I receive a lot of inquiries from clients about an EA maturity/assessment model. It’s proven to be a common and excellent way to track EA’s progress and influence plans — so common that we dedicated an entire report to it in our EA Practice Playbook, and we have an upcoming webinar for enterprise architects who want to build/customize their own model. The usual backstory is that an EA leader wants (or has been asked) to create a model from scratch or customize an external model to fit the organization. It’s usually about a 50/50 split between those options.
And what starts as a simple over-the-weekend project quickly becomes a frustrating struggle. The criteria pile up quickly — after all, EA does a lot of things. The granularity is inconsistent — one can measure a piece of a process or the larger process it belongs to. The scoring scale causes frustration — it can score many aspects of your criteria — and is either vague or specific. And when compared to other models, it inevitably looks vastly different from each one. It isn’t long before other day-to-day priorities put the effort on the back burner.
As one who has gone through the exercise a few times, I’ve got five tips that can help you move along faster and complete your model before other priorities swallow it up:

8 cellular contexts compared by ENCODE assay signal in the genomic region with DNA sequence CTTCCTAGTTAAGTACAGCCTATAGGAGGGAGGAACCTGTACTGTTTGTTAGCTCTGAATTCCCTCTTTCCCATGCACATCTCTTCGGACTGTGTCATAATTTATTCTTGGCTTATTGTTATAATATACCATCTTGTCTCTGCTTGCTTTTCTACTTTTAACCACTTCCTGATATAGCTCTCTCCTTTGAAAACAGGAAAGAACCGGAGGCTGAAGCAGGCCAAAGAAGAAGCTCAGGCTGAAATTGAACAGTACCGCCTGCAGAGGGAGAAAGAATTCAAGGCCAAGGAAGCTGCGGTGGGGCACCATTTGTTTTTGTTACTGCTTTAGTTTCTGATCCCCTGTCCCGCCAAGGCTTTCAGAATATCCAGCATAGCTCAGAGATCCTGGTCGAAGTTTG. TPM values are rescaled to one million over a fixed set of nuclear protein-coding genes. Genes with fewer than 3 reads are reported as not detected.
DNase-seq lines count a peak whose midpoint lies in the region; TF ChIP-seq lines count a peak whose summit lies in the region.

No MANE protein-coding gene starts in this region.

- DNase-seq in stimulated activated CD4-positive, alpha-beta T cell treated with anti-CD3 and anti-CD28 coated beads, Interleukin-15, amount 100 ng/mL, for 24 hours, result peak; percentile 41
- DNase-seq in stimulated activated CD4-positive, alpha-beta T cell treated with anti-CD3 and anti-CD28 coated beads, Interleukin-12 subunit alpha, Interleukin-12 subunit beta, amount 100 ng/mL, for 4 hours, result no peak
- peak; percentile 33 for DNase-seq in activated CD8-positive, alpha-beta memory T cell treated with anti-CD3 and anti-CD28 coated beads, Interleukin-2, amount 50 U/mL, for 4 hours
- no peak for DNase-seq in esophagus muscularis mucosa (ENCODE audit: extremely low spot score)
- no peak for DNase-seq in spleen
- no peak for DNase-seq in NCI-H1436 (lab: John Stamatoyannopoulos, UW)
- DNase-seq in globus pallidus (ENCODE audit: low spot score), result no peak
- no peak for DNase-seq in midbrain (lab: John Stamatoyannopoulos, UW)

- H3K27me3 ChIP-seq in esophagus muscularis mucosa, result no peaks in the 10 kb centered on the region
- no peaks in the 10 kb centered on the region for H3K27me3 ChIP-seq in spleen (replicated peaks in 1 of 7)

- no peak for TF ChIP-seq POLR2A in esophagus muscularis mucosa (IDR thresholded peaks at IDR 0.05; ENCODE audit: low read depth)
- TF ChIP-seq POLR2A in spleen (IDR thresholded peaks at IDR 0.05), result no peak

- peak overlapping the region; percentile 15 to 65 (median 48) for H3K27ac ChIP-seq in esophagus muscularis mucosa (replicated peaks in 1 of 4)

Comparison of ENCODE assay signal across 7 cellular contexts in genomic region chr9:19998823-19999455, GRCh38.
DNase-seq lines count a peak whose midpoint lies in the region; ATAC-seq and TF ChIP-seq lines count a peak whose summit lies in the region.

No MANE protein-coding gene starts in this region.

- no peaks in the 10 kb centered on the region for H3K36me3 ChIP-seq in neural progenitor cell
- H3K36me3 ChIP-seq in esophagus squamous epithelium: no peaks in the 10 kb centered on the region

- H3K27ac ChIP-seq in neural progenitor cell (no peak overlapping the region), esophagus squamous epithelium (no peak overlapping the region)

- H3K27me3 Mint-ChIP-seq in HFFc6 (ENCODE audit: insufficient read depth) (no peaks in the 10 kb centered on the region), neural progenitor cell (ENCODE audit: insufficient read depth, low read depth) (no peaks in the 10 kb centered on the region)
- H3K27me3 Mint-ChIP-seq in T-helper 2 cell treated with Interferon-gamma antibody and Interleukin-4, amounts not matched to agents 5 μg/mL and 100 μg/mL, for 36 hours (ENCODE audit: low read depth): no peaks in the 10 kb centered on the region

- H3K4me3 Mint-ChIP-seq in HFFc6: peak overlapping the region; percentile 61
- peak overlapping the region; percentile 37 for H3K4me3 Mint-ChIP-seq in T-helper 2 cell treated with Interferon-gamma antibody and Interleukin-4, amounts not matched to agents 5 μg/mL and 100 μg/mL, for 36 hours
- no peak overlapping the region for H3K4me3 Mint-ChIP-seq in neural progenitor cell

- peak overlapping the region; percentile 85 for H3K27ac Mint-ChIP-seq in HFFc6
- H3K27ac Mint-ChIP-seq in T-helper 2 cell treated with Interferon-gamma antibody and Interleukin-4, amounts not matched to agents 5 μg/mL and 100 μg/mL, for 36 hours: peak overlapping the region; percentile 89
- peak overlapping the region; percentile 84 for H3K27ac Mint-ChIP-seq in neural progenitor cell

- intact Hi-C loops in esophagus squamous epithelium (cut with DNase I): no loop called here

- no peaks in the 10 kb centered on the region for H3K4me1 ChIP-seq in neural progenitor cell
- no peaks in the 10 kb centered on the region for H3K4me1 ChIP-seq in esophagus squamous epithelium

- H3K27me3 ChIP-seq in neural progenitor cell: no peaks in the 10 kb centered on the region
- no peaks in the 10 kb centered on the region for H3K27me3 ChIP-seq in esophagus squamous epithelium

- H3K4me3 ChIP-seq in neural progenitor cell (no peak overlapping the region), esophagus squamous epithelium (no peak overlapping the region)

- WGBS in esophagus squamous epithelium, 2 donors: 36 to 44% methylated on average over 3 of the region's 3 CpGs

We sure do talk a lot about enterprise architecture (EA) maturity. When I think about it, every piece of research we create is in some way intended to help EA leaders mature their practice. But alas, reading alone isn’t what matures an EA practice. Somebody, somewhere (likely, you) has the difficult task of implementing these EA concepts as processes, artifacts, methodologies, etc. And there arises the challenge: Simply building a “new thing” such as a business capability map or a set of reference architectures isn’t where maturity comes from. Rather, it’s about getting these “new things” out there, seeing them used, making sure they’re relevant, and realizing an impact.
For the many EA practices that want to evolve their practices toward a strategy- and business-driven role, actually getting that done means going outside of EA’s current scope. In order to execute on this vision, EA must consider three competencies to see them through their maturity journey, all of which are fraught with boundaries:
Insight. EA professionals need to be able to show that they have an understanding of their firm’s direction and their stakeholder’s strategies for navigating toward it. EA practices therefore need some procedure for gaining this insight — especially since most firms don’t articulate it well. But how can EA — which may historically be tactical and technology driven — get involved?
Influence. EA must now reach out to new stakeholders and use this newfound insight to influence their decisions. The challenge for many EA practices is to avoid blindsiding or overwhelming their stakeholders, as opposed to making their decisions easier. So what is the right way to approach new stakeholders and position your insight?